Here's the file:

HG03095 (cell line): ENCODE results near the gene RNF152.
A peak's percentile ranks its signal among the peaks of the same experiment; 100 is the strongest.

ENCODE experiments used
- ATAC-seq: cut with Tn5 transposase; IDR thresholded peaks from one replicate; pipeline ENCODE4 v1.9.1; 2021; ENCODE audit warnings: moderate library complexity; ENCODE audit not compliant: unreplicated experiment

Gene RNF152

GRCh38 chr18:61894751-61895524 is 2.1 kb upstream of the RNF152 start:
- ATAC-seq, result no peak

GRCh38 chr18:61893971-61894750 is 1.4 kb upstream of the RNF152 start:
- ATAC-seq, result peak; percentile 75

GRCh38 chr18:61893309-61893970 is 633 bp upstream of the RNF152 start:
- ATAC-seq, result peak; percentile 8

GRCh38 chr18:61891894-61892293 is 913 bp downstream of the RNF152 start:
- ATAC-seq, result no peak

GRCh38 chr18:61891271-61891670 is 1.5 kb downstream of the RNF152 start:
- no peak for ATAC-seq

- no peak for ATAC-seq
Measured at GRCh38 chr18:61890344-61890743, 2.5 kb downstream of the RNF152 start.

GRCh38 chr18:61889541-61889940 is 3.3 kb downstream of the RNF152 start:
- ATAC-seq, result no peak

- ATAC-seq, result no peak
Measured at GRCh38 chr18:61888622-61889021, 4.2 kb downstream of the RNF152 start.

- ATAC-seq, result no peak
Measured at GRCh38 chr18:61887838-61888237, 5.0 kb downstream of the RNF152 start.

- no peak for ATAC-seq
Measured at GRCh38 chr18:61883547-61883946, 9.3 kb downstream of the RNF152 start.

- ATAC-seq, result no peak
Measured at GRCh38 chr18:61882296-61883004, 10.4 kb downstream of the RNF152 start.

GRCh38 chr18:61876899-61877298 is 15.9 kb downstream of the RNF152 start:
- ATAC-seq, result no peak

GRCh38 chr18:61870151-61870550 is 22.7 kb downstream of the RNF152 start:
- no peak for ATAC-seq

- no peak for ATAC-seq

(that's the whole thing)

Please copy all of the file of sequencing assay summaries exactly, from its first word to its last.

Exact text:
HG03095 (cell line): ENCODE results near the gene RNF152.
A peak's percentile ranks its signal among the peaks of the same experiment; 100 is the strongest.

ENCODE experiments used
- ATAC-seq: cut with Tn5 transposase; IDR thresholded peaks from one replicate; pipeline ENCODE4 v1.9.1; 2021; ENCODE audit warnings: moderate library complexity; ENCODE audit not compliant: unreplicated experiment

Gene RNF152

GRCh38 chr18:61894751-61895524 is 2.1 kb upstream of the RNF152 start:
- ATAC-seq, result no peak

GRCh38 chr18:61893971-61894750 is 1.4 kb upstream of the RNF152 start:
- ATAC-seq, result peak; percentile 75

GRCh38 chr18:61893309-61893970 is 633 bp upstream of the RNF152 start:
- ATAC-seq, result peak; percentile 8

GRCh38 chr18:61891894-61892293 is 913 bp downstream of the RNF152 start:
- ATAC-seq, result no peak

GRCh38 chr18:61891271-61891670 is 1.5 kb downstream of the RNF152 start:
- no peak for ATAC-seq

- no peak for ATAC-seq
Measured at GRCh38 chr18:61890344-61890743, 2.5 kb downstream of the RNF152 start.

GRCh38 chr18:61889541-61889940 is 3.3 kb downstream of the RNF152 start:
- ATAC-seq, result no peak

- ATAC-seq, result no peak
Measured at GRCh38 chr18:61888622-61889021, 4.2 kb downstream of the RNF152 start.

- ATAC-seq, result no peak
Measured at GRCh38 chr18:61887838-61888237, 5.0 kb downstream of the RNF152 start.

- no peak for ATAC-seq
Measured at GRCh38 chr18:61883547-61883946, 9.3 kb downstream of the RNF152 start.

- ATAC-seq, result no peak
Measured at GRCh38 chr18:61882296-61883004, 10.4 kb downstream of the RNF152 start.

GRCh38 chr18:61876899-61877298 is 15.9 kb downstream of the RNF152 start:
- ATAC-seq, result no peak

GRCh38 chr18:61870151-61870550 is 22.7 kb downstream of the RNF152 start:
- no peak for ATAC-seq

- no peak for ATAC-seq